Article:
Daily Archives: September 12, 2010

ASCSM discusses traditions, curriculum

While largely unattended, last Thursday’s Associated Students of the Colorado School of Mines (ASCSM) meeting discussed many new issues facing the student body including current discussions in the undergraduate council and the possibility of new traditions for students.

The idea of an activity credit is back in the undergraduate council, with the basic idea being that students would do eight semesters of activities (yet to be defined) that would be required for graduation but would not count towards students’ GPAs. This is meant to replace the current system of PA credit.

Tech Break: Why is iTunes so slow?

We could talk about Google Instant, but there really isn’t much to say about that product; you type a search query and Google pulls up results before you finish typing. Google Instant increases the number of search queries that hit Google servers by a factor of between five and seven, and will save people 350 million hours over the course of the year. The time savings assumes, of course, that people will not spend those hours testing out Google Instant, or programming instant editions of other web applications, such as Google Maps or iTunes.

Dr. Christian Shorey

Shorey takes Mines to the world

Sitting at his desk strewn with various rocks and minerals, Dr. Christian Shorey begins to talk about his background. “I grew up in Dallas, Texas, born in California though, the two most hated states in Colorado,” he jokes.

Geology has always been of interest to Dr. Shorey, even at a young age. “I’ve been doing it since I was in Kindergarten… always into rocks, playing in creek beds, doing stuff outdoors… it was something I already knew I was going to do when I was in eighth grade.” Dr. Shorey received his Bachelor’s of Science in Geology with a minor in Zoology at the University of Texas at Austin. In 2002, he received his Ph.D. at the University of Iowa. “I went straight to my Ph.D. because I knew I wanted to teach. That was in paleoclimatology… the study of ancient climates.”

TP “Bomber” charms campus

Rumors have been spreading recently about a campus hero that the students have dubbed the “Charmin Bomber,” who “bombs” a different campus restroom every Monday. According to reports from those on the receiving end his or her work, the Charmin Bomber removes all the toilet paper from the target bathroom and restocks the bathroom with a softer, thicker brand. There is no apparent gender bias in the target bathrooms, so many speculate that the bombing is a team effort. Occasionally, a dorm bathroom will be TP-bombed, so at least one of the students in on the effort has BlasterCard access.

Morals for your story: 9-13-2010

Dear Moralistas,
A former teacher of mine recently won a teaching award. I didn’t nominate her for the award, though I wish I did.

I wrote to congratulate her on receiving the prestigious award. She wrote back in an email to a group of our friends, thanking me for nominating her. In the email she mentioned that she wanted to show her gratitude to me and another friend (who actually did write a nomination) by getting us something special when we go to her house in a couple of weeks.

Should I tell my former teacher, who has since become my friend, that I didn’t nominate her? Or should I say nothing and let her believe that I did?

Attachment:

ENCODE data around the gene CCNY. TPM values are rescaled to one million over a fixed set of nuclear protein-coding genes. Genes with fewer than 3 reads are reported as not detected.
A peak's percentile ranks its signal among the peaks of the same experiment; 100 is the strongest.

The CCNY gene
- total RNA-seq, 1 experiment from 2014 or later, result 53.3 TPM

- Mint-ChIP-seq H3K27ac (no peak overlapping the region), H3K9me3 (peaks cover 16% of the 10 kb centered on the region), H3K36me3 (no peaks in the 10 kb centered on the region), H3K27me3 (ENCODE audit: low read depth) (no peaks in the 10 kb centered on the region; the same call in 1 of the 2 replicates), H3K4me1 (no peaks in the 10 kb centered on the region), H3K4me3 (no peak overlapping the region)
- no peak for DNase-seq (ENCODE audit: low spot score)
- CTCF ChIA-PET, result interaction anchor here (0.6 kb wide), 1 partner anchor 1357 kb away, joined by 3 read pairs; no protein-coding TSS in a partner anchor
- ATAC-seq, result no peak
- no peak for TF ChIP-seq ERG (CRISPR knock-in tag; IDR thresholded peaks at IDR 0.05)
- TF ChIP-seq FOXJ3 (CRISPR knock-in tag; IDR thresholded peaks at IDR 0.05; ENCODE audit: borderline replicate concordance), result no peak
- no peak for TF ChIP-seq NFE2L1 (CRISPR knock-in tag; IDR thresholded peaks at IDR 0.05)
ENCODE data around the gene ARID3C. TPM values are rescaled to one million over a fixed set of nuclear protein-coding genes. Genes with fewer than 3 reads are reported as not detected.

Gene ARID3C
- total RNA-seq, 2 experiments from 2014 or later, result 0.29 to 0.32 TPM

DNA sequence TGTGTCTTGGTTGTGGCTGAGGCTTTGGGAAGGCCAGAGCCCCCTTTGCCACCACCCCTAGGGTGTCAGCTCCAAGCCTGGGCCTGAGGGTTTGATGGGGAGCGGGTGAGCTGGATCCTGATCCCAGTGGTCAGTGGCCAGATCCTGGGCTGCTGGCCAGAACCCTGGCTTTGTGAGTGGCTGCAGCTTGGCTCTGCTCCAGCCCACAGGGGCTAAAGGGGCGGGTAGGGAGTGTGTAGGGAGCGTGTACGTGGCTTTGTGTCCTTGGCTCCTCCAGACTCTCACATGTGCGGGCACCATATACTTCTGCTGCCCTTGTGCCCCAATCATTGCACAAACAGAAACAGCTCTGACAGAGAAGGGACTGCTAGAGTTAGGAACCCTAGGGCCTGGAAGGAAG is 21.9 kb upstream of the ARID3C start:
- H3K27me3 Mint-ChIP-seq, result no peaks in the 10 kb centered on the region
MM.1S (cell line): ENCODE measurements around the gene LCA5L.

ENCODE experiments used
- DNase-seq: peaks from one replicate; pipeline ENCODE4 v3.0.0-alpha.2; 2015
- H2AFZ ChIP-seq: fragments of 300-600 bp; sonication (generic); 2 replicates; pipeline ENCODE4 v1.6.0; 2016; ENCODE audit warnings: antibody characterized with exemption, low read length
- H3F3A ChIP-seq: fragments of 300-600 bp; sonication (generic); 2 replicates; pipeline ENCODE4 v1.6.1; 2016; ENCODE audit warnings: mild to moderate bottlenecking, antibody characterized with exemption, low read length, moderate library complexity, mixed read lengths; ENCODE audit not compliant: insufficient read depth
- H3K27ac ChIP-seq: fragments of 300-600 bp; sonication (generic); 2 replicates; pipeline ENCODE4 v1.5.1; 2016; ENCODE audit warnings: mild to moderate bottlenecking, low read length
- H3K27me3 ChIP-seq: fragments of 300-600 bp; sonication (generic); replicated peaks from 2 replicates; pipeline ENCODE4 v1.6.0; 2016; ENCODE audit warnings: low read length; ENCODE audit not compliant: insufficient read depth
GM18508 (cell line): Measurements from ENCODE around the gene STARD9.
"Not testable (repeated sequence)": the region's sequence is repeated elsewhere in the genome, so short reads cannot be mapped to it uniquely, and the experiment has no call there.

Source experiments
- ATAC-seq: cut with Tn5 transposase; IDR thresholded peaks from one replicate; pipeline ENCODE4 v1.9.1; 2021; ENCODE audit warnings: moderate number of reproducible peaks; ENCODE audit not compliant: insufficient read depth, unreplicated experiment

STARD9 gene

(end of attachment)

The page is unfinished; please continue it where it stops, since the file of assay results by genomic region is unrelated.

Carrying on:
–A Too Secret Admirer

Arnold Borgsiewicz

Minds at Mines: That clueless facial expression

It happens every year around the end of August. No, it is not the closing of the pool, pre-season football, sweet corn, apple cider, or the changing colors of the leaves. It is the beginning of college. For millions of people around the world, this is a return to a familiarity – same friends, same buildings, same professors, sometimes even same courses. For millions of others, however, this signifies the end of dependence on parents and the beginning of total independence (until tuition is due). They begin the proverbial journey of a thousand miles with that proverbial single step. And, at least in this country, we call these people freshmen. They can be identified by the clueless stares on their faces and the anger exuding from their pores directed at either physics or calculus homework. I say this with full knowledge – my clueless stare is permanently affixed to my befuddled face and I nearly cried over my Calc II homework this week. Yes, ladies and gentlemen, I am a freshman, and I am not ashamed to admit it. Perhaps you too, reader, are experiencing everything for the first time. No matter what your class, you may be curious to read on as this week, Minds at Mines investigates how these fresh-faced youngsters are coping with the transition to Mines life. As is readily apparent, responses varied widely, from advice to complaints to blank stares – lots of blank stares. So, without further ado, here are several representatives of the class of 2014 saying what is on their minds after three weeks at the Colorado School of Mines.

Lady Orediggers demolish TWU 2-0

The women’s soccer game overcame two tough, early losses to earn their first win of the season Friday as the Colorado School of Mines beat Texas Woman’s University 2-0.Most of the game was dominated by strong defensive performances on both sides. It was not until late in the first half in the forty-first minute that CSM junior Joanna Graves broke the scoreless tie. Teammate Megan Woodworth fired a well-placed corner kick into the box, where Graves caught the ball in midair with her foot and sent it home. It was Graves’s first goal of the 2010 season.

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